Monthly Archives: February 2009

Sound in Theatre

I’ve been doing sound work in theatres since high school, and I’ve run into some pretty interesting software over the years.  I’ve used audio editing tools like Sound Forge, Audacity, Audition, SoundBooth, etc.  I’ve composed music in Cubase, Sony ACID Pro, FruityLoops, Apple Logic Express.  The list goes on.

But once the music is composed, and the sounds are all edited, how do you play them back during a performance?

The old way was to play them through a CD player; you’d burn all your sounds and music to disc, and then track through.  God help you if you had to do a cross-fade on an actor cue though, because that would mean having two CD players, cuing them up simultaneously, and doing a manual cross-fade on the mixer.

There are better ways to do this.

In fact (and my boss, UCDP Tech Director Peter Freund would agree with me on this), there seems to be a trend nowadays to put more emphasis in programming and preparation, and to make playback mostly automated.  It’s true for lights (lighting boards are pre-programmed with cues, and then the lighting operator just hits the ‘GO’ button to go through each transition), and it’s now true for sound.

Check out this piece of software. It’s called QLab.  And it’s free!  This is what we use at the UCDP.

But there’s a small problem:  it’s only for Macs.  Which blows.

Actually, it really blows.  As a modern web-developer, I take cross-platform applications for granted.  Sure, IE may quirk out, but we can usually work around that (thanks jQuery!  Prototype!).  QLab, however, is Mac software, and that’s all she wrote.  It’s really kind of heartbreaking.

If I had the time, and if someone would pay me, I’d look into writing an open-source cross-platform QLab clone.  In Java, maybe.  There’s probably a ton of issues doing cross-platform sound work, but Audacity did it – why can’t I?

Just a thought.

Oh, and yes, there is a free piece of playback software for Windows called Multiplay that’s alright, but I find QLab a bit more flexible.

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Everything is amazing, and nobody is happy…

I want you all to know that I don’t plan on becoming one of those bloggers that just posts funny videos that they found on Digg.

But I found this funny video on Digg.

And it’s not just funny – it’s completely true.  I’m absolutely guilty of what this guy is talking about.  My generation is totally spoiled.

Here’s a link to the video.

Maybe, every now and then, we should stop complaining about technology, and marvel at just how incredible its existence really is.  Stop begging for the flying car, and be thankful that your cellphone communicates with satellites in space.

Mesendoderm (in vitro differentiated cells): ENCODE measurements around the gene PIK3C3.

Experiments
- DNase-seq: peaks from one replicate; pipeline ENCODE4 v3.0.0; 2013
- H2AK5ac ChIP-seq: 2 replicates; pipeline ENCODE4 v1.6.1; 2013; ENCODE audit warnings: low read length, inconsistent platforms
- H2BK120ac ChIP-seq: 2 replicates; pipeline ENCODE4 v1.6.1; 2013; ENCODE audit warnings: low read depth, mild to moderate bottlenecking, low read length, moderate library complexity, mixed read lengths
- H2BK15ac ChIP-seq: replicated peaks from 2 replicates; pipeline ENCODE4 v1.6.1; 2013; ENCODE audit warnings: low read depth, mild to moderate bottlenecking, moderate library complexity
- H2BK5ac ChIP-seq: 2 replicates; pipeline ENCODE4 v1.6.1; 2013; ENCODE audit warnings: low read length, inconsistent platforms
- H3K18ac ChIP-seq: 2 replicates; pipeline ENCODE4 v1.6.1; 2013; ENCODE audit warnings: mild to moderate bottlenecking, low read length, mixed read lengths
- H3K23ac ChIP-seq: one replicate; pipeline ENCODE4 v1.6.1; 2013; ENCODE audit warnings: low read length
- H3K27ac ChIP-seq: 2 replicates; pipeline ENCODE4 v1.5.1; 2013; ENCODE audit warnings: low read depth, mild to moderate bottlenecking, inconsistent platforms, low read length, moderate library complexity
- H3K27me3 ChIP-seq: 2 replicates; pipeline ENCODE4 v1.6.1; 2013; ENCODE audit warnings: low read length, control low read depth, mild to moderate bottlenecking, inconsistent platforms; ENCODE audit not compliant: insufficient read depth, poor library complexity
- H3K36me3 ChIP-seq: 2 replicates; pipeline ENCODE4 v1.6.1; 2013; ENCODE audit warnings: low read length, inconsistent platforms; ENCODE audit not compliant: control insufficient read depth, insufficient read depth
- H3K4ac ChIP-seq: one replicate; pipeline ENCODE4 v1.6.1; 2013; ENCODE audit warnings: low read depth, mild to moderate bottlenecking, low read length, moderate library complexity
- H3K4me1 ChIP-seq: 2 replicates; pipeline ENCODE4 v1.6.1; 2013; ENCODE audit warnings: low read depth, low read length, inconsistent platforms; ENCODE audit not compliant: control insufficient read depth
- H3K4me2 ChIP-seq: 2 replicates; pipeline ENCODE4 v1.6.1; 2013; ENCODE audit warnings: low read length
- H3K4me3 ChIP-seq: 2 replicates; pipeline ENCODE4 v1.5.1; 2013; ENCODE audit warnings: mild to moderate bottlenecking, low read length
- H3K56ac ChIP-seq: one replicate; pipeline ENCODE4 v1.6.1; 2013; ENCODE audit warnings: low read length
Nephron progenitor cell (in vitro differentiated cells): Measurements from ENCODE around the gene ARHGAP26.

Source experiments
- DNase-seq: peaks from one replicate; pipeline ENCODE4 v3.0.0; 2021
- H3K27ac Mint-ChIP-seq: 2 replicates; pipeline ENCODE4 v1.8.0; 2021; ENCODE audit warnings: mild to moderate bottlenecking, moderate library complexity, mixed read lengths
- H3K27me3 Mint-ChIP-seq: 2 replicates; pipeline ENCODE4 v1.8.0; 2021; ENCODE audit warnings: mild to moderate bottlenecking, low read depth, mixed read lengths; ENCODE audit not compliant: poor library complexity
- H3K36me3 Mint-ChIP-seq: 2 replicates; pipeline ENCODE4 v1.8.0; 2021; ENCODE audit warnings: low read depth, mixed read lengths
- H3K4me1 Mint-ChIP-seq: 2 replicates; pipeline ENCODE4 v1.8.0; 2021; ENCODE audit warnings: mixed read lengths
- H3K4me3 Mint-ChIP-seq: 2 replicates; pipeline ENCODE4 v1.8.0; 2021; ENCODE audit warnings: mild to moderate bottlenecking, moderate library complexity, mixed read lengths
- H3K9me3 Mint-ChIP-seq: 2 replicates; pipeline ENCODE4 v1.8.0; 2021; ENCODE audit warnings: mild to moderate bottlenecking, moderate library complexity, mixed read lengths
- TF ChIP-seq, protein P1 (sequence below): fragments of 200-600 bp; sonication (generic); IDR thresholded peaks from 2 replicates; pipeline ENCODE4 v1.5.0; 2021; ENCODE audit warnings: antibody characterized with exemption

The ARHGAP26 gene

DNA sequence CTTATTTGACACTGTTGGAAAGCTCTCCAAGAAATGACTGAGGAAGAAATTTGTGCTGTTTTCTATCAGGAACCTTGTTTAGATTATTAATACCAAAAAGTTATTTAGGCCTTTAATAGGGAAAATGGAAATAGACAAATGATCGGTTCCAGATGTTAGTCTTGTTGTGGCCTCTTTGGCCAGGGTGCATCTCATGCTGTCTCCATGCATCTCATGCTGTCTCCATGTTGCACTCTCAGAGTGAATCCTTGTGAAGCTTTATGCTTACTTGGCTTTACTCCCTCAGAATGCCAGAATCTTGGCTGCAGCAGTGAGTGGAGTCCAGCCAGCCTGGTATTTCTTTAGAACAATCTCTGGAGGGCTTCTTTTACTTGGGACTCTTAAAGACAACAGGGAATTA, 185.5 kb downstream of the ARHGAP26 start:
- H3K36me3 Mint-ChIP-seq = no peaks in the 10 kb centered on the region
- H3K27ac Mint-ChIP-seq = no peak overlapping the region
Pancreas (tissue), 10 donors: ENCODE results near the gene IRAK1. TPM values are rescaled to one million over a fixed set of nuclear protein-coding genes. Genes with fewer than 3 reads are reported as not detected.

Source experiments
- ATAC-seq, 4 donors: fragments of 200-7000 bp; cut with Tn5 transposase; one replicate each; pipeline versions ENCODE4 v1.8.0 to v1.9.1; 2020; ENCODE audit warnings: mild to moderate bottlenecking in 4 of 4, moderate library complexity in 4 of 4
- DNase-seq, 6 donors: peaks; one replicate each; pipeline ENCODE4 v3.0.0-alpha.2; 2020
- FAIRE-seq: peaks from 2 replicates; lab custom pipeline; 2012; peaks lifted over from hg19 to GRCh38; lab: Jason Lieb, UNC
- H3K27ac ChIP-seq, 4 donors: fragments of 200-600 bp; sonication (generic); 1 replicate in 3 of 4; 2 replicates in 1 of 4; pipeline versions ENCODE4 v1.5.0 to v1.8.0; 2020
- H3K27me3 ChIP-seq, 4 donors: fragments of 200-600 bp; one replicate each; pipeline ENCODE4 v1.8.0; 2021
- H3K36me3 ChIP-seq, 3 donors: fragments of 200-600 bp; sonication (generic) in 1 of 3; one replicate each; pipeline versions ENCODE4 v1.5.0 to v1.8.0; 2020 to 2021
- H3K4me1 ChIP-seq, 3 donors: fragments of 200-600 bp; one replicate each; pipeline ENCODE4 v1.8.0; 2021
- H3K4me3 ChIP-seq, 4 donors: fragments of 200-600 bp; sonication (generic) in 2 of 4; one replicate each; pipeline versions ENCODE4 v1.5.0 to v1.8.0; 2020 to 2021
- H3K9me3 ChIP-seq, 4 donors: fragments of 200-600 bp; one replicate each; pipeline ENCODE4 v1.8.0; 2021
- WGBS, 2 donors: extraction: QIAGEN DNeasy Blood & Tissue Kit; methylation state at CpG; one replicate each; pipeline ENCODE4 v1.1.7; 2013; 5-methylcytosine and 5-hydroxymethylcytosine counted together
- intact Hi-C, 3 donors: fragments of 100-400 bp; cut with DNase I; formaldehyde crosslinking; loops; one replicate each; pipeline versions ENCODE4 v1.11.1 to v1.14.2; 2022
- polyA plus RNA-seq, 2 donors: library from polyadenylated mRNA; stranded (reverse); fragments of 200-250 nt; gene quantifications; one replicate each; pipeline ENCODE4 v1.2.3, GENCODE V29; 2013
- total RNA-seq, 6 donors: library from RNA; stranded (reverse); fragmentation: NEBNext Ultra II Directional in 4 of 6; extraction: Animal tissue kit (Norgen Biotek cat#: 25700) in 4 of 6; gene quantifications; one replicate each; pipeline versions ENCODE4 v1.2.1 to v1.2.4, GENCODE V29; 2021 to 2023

Really.  Hm.

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Hilarious / Embarrassing Student Protest at NYU

Thanks to Ian Malone for showing me this.

So, there was a time when I was a naive, idealistic university student.  I thought big, greedy, evil corporations were driving the state of the planet into a tailspin.  I also thought that the University of Toronto was an unfeeling people destroyer.

Maybe some of this is true, but I think I’ve mellowed out.

Anyhow, here’s some video footage of an embarrassing student protest at NYU.  I think these guys were looking for some kind of revolution, but it just makes me cringe and giggle at the hilarity of it.  I’m all for the protest of worthy causes, but this video is a great guide on how not to cause an uprising.

To quote the article that I found this video on,

“You may not come in here. This is student’s free space,” says the cameraman, as a security guard pulls apart the flimsy barricade that the administration had chosen to leave in place for the past two days. As soon as the guard sets foot in the food court: “Excuse me, brutality here. You are on camera…Do not use brutality. You may not detain us, you are on camera!” This, as two security guard were moving away from him. “We deserve to be explained what is going on,” he says to several bored-looking cops. Here’s what’s going on dude: you’re not actually allowed to take over buildings. Believe it or not.

Enjoy!

Bonus:  Here’s a link to the protest group’s website, where they seem to have claimed victory.

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The Girl Next Door

So, if you didn’t already know, I worked on a show here at the UCDP called Attempts on Her Life, by Martin Crimp, directed by Dr. Michelle Newman. I was the sound designer for the show, and I had the opportunity to write some original music that the actors had to sing along with.

I’ve finally started recording and mixing the songs.

There are two of them, and I’ve got the first mix finished. I’m not sure if I’ll ever finish recording the second one (scheduling is a nightmare…busy busy busy), but I thought I’d post what I had.

So here it is: Scene 14 – The Girl Next Door (Right-click and choose Save As).  Tara Gerami sings lead vocals, with Chantelle Hedden and Yev Falkovich on backups.

Hopefully this doesn’t stretch my bandwidth limit…

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Attention GSS Students Auditioning for the UCDP!

Quick note here while I’m in between classes:

If you’re planning on auditioning for the University College Drama Program at UofT for next year, you must follow these instructions before March 13, 2009.

Tell everyone you know who is interested, because if you don’t get the forms in before that date, it gets a lot more complicated to be considered.  A lot.

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